His next appointment is in two weeks, November 9th. That's the day we'll be activating his right ear and then we'll also be reprogramming his left ear. We are very excited :)

Thursday, October 13, 2011

Right CI Surgery and More

Yesterday Malachi had his right ear implanted with the Cochlear Freedom internal cochlear implant. It is a different internal implant than the one in his left ear (Nucleus 5).

He also had tubes placed in both ears because he has continuously had ear infections (9-10) since January of this year.

We went through the same process as before, with his left ear implant. We checked in at 6 am and started pre-op quickly. Something happened with our doctor and we were delayed about 20 minutes. There were several things I wanted to address this time around:

-Malachi had a stitch on his left ear incision pop through and it wasn't dissolving. I asked that they cut it down so it wouldn't rub on his processor and get infected or agitated.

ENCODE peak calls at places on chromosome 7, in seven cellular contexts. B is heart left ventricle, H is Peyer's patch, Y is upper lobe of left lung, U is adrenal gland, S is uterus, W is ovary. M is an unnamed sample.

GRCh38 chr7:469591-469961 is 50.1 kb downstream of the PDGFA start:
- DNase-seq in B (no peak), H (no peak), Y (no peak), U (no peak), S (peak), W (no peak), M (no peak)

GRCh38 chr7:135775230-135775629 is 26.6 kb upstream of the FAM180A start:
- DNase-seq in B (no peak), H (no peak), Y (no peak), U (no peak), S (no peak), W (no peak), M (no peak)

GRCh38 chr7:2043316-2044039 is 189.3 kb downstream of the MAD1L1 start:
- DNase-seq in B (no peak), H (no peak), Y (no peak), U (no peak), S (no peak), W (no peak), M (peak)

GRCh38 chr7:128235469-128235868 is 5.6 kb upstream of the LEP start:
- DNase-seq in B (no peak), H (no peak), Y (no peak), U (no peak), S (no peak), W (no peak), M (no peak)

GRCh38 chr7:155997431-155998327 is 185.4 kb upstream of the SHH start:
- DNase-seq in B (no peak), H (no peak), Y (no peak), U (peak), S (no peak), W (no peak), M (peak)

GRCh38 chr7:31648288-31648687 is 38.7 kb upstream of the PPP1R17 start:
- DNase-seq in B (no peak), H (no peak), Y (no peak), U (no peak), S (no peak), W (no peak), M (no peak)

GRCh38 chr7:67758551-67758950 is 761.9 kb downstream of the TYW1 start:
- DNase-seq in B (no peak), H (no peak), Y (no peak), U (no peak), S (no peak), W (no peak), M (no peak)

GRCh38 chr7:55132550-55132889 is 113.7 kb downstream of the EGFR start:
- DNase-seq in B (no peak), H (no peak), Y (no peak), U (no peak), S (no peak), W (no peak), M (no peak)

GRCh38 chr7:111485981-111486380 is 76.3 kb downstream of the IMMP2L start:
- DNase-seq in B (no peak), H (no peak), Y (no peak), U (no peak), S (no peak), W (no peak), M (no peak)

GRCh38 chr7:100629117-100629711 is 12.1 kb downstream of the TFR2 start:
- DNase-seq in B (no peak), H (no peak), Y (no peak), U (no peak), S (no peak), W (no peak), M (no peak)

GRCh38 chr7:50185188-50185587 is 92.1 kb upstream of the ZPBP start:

-I wanted to make sure that they knew Malachi would wake up angry and would try to rip out his IV. I asked that they give him something to calm down initially.
-I asked that they pump his stomach to help with the nausea from the surgery and morphine.

This experience was a bit different in the sense that I felt a lot more confident at the hospital. I knew what the procedures were. What nurses and doctors would be visiting and talking to us, etc. I felt much more calm knowing what to expect.

Malachi was pretty content and happy on his way to the OR. We had stepped aside and as the nurse was rolling him out she would clap and he would clap back. It was cute to watch him flirt and show so much love to someone else.

After about 2.5 hours of surgery Malachi was finally all done. He received tubes in both ears, and a cochlear implant in his right ear. The ENT told us that his ears were a bit inflamed so they were already starting to get infected after 3 days off of antibiotics! The implant went in great as well as the tubes.